cases should be consolidated in Miami.

The case marked the first time Butterworth has personally appealed to the
multidistrict litigation panel on behalf of a civil action, said Vanden
Dooren.

It is very helpful to have actions in your home state, he said, so you
dont have to go traipsing all over the country.

The investigation is being conducted under state Racketeering Influenced
and Corrupt Organizations statutes. Once reserved for fighting organized
crime, RICO more recently has been used against businesses.

Humana lawyer Brian Boyle and Aetna spokeswoman Joyce Oberdorf both said
they dont comment on ongoing investigations.

The previously unreported investigation came to light in court documents
concerning the class-action case. That suit has been brought by some of
the same attorneys who helped Butterworth win billions in a fight against
Big Tobacco on behalf of Florida smokers.

Vanden Dooren said the state will likely share information and discovery
from the investigation with lawyers involved in the civil action.

We dont shy away from talking to plaintiffs lawyers, Vanden Dooren said.

The lawyers fighting the HMOs include Richard Scruggs, the famed
Mississippi lawyer featured in the film The Insider who won $ 300 million
in attorneys fees from Big Tobacco, and David Boies, who worked with the
U.S. Department of Justice on the Microsoft antitrust case.

The probe came to light in a memo filed with the federal Judicial
Multidistrict Litigation Panel, which Monday decided to consolidate the
national class-action suits into a single federal court in Miami. The
state filed the memo in support of a motion for consolidation filed by
the 45 or so law firms involved in the national litigation, which
eventually could affect some 80 million subscribers.

The memo said that state investigators in Florida already have obtained
20,000 documents, have taken a myriad of witness statements and have
asked the panel to consolidate the cases in Miami.

The stance pitted Butterworth against Connecticut Attorney General
Richard Blumenthal, who has filed a class-action suit against four other
health insurers and wanted some of the national cases consolidated in his
state.

Although Aetna is not one of the companies the state of Connecticut sued,
it is based in Connecticut and there is reason to believe that a
substantial amount of documents and witnesses will be located in
Connecticut, Blumenthal said in his own memo to the multidistrict
litigation panel.

But, the panel clearly agreed with Butterworth, who wrote that neither
Aetna nor Humana are defendants in the Connecticut suit. Humana, stated
the memo, has about 371,000 enrollees in Florida, more than in any other
state. (Aetna has about 367,000 subscribers in Florida.)

The memo cited the ongoing state investigation as another reason the
cases should be consolidated in Miami.

The case marked the first time Butterworth has personally appealed to the
multidistrict litigation panel on behalf of a civil action, said Vanden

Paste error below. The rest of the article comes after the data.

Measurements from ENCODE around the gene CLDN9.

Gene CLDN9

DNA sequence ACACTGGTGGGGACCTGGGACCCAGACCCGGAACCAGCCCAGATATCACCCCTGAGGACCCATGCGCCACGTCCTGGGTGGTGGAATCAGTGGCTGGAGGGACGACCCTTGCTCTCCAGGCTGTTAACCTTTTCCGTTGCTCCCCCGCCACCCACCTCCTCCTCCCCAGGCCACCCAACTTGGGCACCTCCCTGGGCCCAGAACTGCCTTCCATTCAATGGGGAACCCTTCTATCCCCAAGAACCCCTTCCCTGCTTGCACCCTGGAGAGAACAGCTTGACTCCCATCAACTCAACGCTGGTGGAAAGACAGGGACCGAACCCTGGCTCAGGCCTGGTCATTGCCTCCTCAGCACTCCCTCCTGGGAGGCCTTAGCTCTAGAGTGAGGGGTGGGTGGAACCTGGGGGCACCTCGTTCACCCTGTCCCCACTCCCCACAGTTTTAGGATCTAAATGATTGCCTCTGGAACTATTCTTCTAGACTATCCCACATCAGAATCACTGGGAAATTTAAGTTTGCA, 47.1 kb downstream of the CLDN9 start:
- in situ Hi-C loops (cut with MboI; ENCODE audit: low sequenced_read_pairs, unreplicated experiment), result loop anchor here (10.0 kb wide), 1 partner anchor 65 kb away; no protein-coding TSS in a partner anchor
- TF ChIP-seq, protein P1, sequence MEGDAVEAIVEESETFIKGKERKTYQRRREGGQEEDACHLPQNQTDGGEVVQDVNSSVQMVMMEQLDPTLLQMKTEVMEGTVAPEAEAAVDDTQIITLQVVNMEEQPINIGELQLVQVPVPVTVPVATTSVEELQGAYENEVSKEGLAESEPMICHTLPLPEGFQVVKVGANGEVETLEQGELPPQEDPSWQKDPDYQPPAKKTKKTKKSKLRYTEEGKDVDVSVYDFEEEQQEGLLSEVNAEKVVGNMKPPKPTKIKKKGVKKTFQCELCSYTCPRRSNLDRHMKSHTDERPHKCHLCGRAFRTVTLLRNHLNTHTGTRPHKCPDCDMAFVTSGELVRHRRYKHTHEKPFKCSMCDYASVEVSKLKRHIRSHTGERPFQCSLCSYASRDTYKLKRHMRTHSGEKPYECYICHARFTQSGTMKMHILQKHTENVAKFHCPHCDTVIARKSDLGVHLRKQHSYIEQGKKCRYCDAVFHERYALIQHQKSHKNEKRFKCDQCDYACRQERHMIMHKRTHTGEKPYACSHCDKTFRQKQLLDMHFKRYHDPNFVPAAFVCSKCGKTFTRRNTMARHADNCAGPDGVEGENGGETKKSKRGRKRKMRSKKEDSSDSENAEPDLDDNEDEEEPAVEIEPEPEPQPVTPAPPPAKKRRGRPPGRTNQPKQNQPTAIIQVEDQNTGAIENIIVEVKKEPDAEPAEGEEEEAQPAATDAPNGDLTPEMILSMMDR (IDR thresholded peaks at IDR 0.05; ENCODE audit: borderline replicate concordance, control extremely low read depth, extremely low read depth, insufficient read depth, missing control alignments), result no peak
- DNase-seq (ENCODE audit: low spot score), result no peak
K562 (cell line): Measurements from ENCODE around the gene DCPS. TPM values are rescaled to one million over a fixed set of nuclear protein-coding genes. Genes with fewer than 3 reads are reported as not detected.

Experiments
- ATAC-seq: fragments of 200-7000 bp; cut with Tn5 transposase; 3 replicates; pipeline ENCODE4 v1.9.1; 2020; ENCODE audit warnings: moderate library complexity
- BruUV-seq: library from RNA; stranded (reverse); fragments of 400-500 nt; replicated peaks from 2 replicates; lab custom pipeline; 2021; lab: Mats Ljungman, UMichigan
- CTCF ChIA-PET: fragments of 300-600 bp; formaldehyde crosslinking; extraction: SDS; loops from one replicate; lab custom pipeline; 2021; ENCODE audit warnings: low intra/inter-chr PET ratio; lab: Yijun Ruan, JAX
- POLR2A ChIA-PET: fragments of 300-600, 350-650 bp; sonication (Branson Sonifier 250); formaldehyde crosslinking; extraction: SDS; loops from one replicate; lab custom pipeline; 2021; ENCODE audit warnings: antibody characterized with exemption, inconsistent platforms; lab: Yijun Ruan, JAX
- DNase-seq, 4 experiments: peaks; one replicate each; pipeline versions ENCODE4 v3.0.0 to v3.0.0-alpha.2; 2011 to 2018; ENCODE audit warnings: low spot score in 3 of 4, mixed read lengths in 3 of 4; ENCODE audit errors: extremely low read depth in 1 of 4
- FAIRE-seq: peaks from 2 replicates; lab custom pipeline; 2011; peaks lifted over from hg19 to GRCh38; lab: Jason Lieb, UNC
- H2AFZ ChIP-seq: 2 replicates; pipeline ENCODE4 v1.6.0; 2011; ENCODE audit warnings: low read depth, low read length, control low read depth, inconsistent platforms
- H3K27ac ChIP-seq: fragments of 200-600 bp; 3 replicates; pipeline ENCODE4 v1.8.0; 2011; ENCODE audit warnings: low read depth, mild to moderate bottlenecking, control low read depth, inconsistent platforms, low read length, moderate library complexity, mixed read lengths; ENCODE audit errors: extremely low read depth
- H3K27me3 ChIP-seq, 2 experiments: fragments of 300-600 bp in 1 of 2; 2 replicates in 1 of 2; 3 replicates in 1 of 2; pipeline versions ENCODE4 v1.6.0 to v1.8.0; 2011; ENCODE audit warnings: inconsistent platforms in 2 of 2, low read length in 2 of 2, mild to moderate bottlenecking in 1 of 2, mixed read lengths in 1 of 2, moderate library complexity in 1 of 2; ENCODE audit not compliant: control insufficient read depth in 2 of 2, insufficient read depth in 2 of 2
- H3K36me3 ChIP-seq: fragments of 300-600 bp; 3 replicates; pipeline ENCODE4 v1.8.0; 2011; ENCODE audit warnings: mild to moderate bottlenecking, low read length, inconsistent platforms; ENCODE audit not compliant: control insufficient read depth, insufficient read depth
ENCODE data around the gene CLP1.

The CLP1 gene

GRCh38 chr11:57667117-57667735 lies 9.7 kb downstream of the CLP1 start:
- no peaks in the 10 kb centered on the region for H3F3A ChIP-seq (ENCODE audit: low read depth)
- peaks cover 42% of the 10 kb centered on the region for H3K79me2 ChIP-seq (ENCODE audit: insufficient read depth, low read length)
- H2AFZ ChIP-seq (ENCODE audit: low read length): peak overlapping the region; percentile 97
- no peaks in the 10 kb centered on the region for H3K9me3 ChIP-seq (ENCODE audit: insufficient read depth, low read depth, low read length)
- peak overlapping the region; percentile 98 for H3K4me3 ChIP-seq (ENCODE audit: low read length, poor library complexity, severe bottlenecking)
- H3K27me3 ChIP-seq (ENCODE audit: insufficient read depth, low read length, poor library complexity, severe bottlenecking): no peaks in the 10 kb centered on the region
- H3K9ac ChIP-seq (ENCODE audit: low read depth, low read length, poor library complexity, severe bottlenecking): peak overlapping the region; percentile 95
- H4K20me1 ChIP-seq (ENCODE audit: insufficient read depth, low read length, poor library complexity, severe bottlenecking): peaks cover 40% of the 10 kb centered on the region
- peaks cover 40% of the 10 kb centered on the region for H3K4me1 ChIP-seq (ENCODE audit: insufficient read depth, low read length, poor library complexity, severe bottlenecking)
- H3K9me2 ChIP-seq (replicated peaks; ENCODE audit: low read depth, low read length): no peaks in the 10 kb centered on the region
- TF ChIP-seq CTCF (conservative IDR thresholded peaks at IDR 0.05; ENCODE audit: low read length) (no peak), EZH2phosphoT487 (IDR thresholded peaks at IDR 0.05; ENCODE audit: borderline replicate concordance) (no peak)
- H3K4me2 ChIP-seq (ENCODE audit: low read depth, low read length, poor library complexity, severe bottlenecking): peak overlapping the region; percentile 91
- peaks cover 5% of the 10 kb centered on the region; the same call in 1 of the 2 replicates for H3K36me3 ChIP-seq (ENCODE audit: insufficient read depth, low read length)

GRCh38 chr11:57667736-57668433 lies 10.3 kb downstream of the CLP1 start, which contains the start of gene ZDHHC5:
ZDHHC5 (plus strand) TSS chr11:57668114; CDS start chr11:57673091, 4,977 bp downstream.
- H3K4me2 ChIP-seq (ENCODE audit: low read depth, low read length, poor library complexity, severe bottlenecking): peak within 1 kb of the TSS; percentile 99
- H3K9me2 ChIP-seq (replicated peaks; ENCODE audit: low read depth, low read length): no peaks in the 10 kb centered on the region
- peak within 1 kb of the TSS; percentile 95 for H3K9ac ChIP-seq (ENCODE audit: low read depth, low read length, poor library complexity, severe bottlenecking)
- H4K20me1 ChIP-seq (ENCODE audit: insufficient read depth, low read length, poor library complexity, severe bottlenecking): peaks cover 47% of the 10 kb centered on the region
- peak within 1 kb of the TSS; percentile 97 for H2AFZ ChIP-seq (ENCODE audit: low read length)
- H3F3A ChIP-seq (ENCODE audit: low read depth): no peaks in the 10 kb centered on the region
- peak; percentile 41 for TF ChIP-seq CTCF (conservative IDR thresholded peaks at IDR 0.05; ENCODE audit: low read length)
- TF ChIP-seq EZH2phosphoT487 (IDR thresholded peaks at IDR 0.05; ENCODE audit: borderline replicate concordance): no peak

Dooren.

It is very helpful to have actions in your home state, he said, so you
dont have to go traipsing all over the country. (Broward Daily Business
Review, October 25, 2000)


HOLOCAUST VICTIMS: Mainichi Daily Says Nazi Victims May Give Up Suits
---------------------------------------------------------------------
In a move perhaps promising a reprieve for the nation's companies facing
U.S. lawsuits for using slave labor during World War II, victims of
Japan's one-time Nazi allies are poised to end their U.S. court battles
to gain compensation, a top German official has told the Mainichi.

U.S. courts appear to have recognized that a multi-billion yen trust the
German government set up over the summer in conjunction with German
companies will suffice as a way of compensating the Nazi regime's slave
workers, according to Michael Jansen, head of the trust.

Although not yet confirmed, most class action suits against the German
government and selected German companies that benefited from the use of
slave labor under the Nazis will be dropped.

The German move is expected to have an influence on suits in U.S. courts
from those seeking compensation from Japanese companies for forced labor
during World War II.

Berlin and numerous German companies had refused repeated demands to
compensate wartime slave laborers, saying that compensation was a matter
settled between governments and leaving no room for settling individual
claims.

However, over the past few years, mostly Jewish group litigants in the
United States have filed around 50 class action lawsuits in U.S. courts
seeking compensation from such heavyweight German companies as BMW,
Volkswagen, Daimler-Chrysler and Siemens.

To avoid having to fight these legal battles, the German government
joined hands with some 4,200 German companies to set up in August a 470
billion yen trust from which compensation could be paid to Nazi victims.

Each of the roughly 1.2 million Nazi victims -- mostly Jews, but also
Poles and those from the former Soviet Union -- stand to receive a
compensation payout from the trust ranging from 240,000 yen to 700,000
yen.